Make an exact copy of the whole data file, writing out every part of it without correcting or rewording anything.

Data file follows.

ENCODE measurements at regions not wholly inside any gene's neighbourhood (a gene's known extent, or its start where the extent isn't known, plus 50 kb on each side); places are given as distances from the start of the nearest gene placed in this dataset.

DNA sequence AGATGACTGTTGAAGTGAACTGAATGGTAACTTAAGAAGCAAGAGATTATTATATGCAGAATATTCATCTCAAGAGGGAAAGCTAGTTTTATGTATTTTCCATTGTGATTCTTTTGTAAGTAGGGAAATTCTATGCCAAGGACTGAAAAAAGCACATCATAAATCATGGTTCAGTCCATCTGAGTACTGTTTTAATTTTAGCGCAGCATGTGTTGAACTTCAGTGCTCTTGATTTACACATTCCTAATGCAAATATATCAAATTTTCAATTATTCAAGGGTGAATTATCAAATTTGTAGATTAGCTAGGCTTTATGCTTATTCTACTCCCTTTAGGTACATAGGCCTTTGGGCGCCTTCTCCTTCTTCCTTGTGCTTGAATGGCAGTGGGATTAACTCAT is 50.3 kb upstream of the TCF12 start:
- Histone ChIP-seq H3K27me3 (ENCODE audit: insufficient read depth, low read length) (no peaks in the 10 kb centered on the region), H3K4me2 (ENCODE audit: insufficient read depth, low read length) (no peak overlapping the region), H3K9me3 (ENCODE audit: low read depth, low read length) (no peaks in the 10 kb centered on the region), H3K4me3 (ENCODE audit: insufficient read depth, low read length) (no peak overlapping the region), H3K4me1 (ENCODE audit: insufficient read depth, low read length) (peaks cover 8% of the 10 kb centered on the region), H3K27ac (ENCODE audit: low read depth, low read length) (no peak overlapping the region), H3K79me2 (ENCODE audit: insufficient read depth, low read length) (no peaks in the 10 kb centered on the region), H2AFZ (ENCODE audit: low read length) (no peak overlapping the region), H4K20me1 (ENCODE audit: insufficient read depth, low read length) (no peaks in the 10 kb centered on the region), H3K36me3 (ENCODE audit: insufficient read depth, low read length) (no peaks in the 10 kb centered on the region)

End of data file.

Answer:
ENCODE measurements at regions not wholly inside any gene's neighbourhood (a gene's known extent, or its start where the extent isn't known, plus 50 kb on each side); places are given as distances from the start of the nearest gene placed in this dataset.

DNA sequence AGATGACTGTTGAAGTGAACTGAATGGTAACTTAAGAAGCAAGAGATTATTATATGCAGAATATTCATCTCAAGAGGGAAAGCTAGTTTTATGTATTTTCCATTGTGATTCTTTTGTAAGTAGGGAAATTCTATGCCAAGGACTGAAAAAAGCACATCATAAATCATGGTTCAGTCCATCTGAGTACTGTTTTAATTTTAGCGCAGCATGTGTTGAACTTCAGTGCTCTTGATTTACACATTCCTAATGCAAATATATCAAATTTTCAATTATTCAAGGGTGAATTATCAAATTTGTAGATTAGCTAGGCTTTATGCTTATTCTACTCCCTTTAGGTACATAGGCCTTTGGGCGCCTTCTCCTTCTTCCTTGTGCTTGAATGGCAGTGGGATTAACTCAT is 50.3 kb upstream of the TCF12 start:
- Histone ChIP-seq H3K27me3 (ENCODE audit: insufficient read depth, low read length) (no peaks in the 10 kb centered on the region), H3K4me2 (ENCODE audit: insufficient read depth, low read length) (no peak overlapping the region), H3K9me3 (ENCODE audit: low read depth, low read length) (no peaks in the 10 kb centered on the region), H3K4me3 (ENCODE audit: insufficient read depth, low read length) (no peak overlapping the region), H3K4me1 (ENCODE audit: insufficient read depth, low read length) (peaks cover 8% of the 10 kb centered on the region), H3K27ac (ENCODE audit: low read depth, low read length) (no peak overlapping the region), H3K79me2 (ENCODE audit: insufficient read depth, low read length) (no peaks in the 10 kb centered on the region), H2AFZ (ENCODE audit: low read length) (no peak overlapping the region), H4K20me1 (ENCODE audit: insufficient read depth, low read length) (no peaks in the 10 kb centered on the region), H3K36me3 (ENCODE audit: insufficient read depth, low read length) (no peaks in the 10 kb centered on the region)